Frontiers in Ecology and Evolution have recently done a study that shows that our ancestor’s microbiome might be more crucial than it had been previously thought. This is because, according to a recent discovery, the adaptive gut microbiome might have played a vital role in human dispersal. Consequently, this helped our ancestors to adapt to living in new geographic regions quickly.
“In this paper, we begin to consider what the microbiomes of our ancestors might have been like and how they might have changed,” says Rob Dunn of the North Carolina State University in their press release.
“Such changes aren’t always bad and yet medicine, diet, and much else makes more sense in light of a better understanding of the microbes that were part of the daily lives of our ancestors,” he said.
Gut Microbioime Helps Our Ancestors to Adapt Quickly
Thanks to this adaptive microbiomes, humans have been able to survive in different environments. According to the research data published from previous studies that are used in the comparison of microdata among apes, humans, and the other non-human primates, there exists a significant difference in the function and composition of the human microbiome that correlates to lifestyle and geography. Therefore, this study shows the human gut microbiome made adaptations to new environmental conditions quickly.
Whenever our ancestors went to a different geographical region, they were faced with new diseases and choices. Thus, to counter this, they made use of different types of tools to get as well as process food for consumption. All this was possible thanks to the adaptive microbiome that detoxifies or digests the foods that were being eaten within the local region and also improved the ability of our ancestors to withstand new diseases. Thus, because of microbial adaption, humans were able to successfully thrive in a broad range of environments and thus enabled us to spread across different parts of the globe.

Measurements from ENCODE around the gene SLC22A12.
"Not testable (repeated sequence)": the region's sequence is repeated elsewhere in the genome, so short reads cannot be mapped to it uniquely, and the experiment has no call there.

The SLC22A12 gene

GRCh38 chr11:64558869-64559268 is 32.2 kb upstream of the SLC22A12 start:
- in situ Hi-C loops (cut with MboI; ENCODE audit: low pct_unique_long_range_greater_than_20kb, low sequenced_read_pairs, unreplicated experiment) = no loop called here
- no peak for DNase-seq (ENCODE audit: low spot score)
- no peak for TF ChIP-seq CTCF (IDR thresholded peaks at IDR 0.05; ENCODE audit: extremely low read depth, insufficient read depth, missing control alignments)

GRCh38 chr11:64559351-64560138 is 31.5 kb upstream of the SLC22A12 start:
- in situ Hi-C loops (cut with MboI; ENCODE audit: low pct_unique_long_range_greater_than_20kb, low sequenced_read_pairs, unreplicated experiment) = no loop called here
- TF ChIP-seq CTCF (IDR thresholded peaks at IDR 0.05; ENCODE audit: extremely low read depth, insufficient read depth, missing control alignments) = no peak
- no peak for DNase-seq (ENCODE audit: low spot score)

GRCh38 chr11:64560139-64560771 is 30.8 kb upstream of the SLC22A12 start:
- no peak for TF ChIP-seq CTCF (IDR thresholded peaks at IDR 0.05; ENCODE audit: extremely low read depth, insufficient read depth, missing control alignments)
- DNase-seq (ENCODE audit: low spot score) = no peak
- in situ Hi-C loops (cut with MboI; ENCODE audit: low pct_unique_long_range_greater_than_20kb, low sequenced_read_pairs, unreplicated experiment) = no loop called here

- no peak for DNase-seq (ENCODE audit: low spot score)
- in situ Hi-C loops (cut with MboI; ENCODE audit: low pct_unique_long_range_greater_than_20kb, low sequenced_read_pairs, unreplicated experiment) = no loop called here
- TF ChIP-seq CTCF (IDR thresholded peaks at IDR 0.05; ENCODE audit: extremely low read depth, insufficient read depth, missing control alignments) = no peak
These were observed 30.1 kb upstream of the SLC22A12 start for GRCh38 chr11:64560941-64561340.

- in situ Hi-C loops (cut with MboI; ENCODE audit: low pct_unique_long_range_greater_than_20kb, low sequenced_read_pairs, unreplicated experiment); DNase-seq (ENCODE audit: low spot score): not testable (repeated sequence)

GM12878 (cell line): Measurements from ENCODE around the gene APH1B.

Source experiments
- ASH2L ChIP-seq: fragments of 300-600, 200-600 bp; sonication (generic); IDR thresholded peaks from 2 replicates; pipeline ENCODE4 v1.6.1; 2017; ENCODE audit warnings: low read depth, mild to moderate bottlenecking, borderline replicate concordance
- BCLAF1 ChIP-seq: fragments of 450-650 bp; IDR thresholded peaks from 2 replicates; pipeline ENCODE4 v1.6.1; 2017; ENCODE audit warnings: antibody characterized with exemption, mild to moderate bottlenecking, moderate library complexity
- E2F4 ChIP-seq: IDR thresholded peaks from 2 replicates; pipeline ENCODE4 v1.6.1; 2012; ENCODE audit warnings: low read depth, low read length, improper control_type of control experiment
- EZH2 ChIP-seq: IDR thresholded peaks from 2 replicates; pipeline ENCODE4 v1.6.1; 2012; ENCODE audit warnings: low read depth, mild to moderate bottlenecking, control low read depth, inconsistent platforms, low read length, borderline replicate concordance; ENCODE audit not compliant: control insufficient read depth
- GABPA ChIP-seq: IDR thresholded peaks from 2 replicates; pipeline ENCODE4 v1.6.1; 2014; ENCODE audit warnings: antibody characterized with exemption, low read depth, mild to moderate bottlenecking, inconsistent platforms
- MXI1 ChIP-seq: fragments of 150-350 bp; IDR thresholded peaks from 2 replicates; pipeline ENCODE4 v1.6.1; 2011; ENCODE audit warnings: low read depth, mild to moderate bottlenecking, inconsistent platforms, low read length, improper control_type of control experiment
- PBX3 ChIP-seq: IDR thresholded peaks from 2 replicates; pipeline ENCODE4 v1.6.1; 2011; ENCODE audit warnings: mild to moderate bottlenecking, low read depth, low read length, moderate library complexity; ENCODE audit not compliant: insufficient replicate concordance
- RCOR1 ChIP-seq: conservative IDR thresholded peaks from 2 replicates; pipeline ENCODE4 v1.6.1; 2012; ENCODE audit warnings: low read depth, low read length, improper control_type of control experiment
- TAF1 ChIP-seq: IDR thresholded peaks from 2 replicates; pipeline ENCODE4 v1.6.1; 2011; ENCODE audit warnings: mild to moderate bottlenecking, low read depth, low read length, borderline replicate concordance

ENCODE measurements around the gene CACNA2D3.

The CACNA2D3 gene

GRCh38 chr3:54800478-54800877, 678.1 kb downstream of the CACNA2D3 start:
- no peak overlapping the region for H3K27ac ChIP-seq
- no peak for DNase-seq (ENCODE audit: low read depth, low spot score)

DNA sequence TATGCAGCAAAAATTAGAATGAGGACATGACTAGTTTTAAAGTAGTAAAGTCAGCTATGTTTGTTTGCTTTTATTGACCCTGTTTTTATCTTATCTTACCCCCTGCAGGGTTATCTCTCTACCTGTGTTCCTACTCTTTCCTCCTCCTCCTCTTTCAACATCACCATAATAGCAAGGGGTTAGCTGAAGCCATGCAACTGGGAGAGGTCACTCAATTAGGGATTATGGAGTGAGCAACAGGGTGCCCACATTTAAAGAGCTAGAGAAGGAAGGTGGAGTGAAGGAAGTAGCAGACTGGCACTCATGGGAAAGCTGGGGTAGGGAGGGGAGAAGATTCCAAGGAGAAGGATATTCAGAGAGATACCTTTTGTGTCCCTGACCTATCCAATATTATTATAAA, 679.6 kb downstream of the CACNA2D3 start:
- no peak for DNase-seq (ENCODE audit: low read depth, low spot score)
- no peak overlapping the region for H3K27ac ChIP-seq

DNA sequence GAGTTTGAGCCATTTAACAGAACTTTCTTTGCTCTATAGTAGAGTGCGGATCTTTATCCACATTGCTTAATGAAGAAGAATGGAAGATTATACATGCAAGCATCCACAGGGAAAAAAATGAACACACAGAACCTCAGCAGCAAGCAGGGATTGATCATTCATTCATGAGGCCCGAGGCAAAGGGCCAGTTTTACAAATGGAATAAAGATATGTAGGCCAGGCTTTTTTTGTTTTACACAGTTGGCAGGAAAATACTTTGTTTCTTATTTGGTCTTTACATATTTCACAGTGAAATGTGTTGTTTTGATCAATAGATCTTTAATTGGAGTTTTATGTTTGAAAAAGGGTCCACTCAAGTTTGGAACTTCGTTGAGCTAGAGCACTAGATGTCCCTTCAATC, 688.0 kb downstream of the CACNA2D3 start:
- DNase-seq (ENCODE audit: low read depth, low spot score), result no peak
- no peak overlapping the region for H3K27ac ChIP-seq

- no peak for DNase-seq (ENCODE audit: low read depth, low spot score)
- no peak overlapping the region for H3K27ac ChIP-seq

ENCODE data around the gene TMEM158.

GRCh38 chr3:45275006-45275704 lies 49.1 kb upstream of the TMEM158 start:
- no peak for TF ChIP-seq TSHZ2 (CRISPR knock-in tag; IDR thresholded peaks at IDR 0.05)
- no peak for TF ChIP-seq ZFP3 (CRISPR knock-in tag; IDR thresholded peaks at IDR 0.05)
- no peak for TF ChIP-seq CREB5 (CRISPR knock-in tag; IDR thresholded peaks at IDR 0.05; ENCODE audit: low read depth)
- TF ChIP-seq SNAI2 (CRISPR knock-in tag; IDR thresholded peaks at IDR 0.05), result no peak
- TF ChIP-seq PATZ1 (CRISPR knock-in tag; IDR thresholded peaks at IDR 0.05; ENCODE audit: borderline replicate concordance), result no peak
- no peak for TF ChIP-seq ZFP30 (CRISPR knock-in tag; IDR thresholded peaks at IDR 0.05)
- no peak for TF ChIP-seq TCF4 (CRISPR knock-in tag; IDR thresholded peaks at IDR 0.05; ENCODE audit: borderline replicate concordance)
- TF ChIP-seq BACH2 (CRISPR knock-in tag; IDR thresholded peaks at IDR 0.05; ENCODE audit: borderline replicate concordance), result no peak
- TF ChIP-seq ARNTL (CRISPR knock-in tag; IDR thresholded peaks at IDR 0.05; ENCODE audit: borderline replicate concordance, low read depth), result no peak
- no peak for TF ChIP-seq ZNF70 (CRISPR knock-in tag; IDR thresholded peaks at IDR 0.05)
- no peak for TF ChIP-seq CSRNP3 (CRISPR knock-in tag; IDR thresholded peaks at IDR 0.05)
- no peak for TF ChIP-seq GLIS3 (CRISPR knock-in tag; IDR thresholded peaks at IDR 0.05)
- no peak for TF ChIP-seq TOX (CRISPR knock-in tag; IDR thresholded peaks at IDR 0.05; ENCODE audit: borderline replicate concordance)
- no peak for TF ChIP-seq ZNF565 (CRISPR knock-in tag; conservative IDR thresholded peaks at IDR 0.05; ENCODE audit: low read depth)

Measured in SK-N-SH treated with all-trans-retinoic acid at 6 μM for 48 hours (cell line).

Social Sharing of Microbes
Moreover, the local microbial adaptions might also have been aided by the social sharing of microbes, as our ancestors shared the microdata amongst themselves as well as incorporate them into their meals.
A good example is with fermentation, and in this case, researchers speculate that our ancestors decided to co-opt body microbes in a bid to “extend” their guts, thereby allowing the digestion to start externally upon the fermentation of food. Thanks to this, humans were able not only to store food but also stay in one location for an extended duration, thereby easing living together in bigger groups. Moreover, the consumption of these foods together as a group enabled the re-inoculation of microbes in the consumers. This led to the microbiota of the group becoming alike different from that of people in other groups.
However, this study’s results are limited to the hypothesis, so it still needs further testing by ecologists, researchers, paleoanthropologists, as well as other professionals. As time passes, we expect new findings will be discovered that will result in some of the asked questions changing, thereby allowing other researchers to study what impact the changes in the human microbiome has.
Furthermore, according to Dunn, he hopes in the coming decade, more focus will be placed on microbes instead of sharp rocks, as has been the case.